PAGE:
The marquee neighborhoods in the 90803 are Naples and the Peninsula, along with Belmont Shore, lower Belmont Heights and the historic district of Bluff Park—all places where, to a large degree, you need multiple millions to buy a house you’d like to live in.
Only about 7% of the structures in the 90802 ZIP code are detached single-family homes, with the majority of them in the eastern part of the ZIP, in Alamitos Beach.
If you’re not in the mood to pay hundreds of thousands of dollars for the privilege of starting a construction project, you can purchase a totally un-burned house down the street for $1.1 million.
To make the 17-foot-tall door doable, Killingsworth contracted with Northrop Aircraft’s Architectural Systems to build the door with a honeycomb core covered by specially constructed sheets of seamless aluminum.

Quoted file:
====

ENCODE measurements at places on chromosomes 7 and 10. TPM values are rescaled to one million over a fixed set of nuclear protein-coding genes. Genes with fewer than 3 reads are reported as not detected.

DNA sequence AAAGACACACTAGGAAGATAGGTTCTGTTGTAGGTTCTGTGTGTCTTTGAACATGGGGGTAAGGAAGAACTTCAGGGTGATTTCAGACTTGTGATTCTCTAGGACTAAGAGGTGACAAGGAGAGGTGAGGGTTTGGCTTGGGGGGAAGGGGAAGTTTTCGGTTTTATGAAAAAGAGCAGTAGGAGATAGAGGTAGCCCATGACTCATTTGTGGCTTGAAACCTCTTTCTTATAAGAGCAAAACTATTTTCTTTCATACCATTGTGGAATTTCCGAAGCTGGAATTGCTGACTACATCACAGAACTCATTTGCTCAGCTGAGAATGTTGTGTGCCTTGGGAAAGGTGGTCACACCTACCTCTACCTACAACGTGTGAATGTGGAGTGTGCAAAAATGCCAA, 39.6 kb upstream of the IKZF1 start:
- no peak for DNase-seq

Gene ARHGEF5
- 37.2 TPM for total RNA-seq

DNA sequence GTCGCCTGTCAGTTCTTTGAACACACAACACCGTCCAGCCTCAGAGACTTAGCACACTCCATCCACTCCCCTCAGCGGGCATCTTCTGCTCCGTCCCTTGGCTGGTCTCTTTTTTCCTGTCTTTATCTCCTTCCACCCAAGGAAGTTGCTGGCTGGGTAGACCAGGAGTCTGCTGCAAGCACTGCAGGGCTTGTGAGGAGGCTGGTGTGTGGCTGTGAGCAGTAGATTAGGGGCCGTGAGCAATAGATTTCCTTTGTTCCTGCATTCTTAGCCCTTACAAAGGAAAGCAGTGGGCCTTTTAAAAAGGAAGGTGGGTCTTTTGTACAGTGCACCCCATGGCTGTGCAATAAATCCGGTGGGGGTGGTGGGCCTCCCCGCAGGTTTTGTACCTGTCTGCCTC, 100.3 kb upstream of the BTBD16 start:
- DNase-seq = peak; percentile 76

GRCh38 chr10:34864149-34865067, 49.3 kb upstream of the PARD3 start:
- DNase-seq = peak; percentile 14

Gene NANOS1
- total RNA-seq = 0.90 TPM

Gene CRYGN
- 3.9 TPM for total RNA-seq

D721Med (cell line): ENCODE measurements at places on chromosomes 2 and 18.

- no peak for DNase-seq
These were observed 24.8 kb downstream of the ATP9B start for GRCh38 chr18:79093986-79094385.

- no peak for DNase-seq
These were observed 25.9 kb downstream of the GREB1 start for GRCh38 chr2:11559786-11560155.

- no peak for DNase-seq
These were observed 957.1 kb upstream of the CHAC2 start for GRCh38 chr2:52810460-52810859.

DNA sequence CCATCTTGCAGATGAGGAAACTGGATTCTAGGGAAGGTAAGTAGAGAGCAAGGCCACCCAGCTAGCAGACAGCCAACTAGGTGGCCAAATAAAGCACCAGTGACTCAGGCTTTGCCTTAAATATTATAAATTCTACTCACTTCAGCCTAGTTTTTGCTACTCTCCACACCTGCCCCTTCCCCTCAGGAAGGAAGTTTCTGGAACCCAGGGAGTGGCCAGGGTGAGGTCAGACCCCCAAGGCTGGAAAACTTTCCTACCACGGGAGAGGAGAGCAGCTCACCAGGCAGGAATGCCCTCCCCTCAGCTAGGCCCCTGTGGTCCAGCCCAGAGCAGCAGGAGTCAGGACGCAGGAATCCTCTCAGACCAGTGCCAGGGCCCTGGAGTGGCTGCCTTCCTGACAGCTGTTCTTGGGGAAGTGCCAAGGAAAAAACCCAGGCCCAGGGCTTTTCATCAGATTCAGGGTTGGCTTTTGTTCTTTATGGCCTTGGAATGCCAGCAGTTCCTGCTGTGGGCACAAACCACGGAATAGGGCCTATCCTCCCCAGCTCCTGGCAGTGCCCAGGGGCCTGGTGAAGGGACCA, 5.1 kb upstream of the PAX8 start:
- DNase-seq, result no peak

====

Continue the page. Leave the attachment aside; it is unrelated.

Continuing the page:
The total acquisition and renovation of the building could cost around $44 million.
A five-story Downtown building owned by Southern California Edison could be purchased by Long Beach for $21 million so the city can convert it to a new crime lab for the Long Beach Police Department and build a new senior center.
A less-expensive price tag on a home doesn’t mean you’ll be saving any money. In fact, with mortgage rates reaching 7%, more than doubling in the past year from around 3%, it’s making mortgage payments significantly more expensive than last year at this time.
A hidden gem in the Los Cerritos neighborhood holds its own against similarly priced mansions in the city’s seaside communities.
You can swing something nice on the sand, or close enough to track it into your home, for less money than the median single-family house price in Long Beach, which is now a bit over $800,000.
Carroll Park is one of the city’s earliest historic districts, and, today, much of the neighborhood remains largely unchanged since its early days.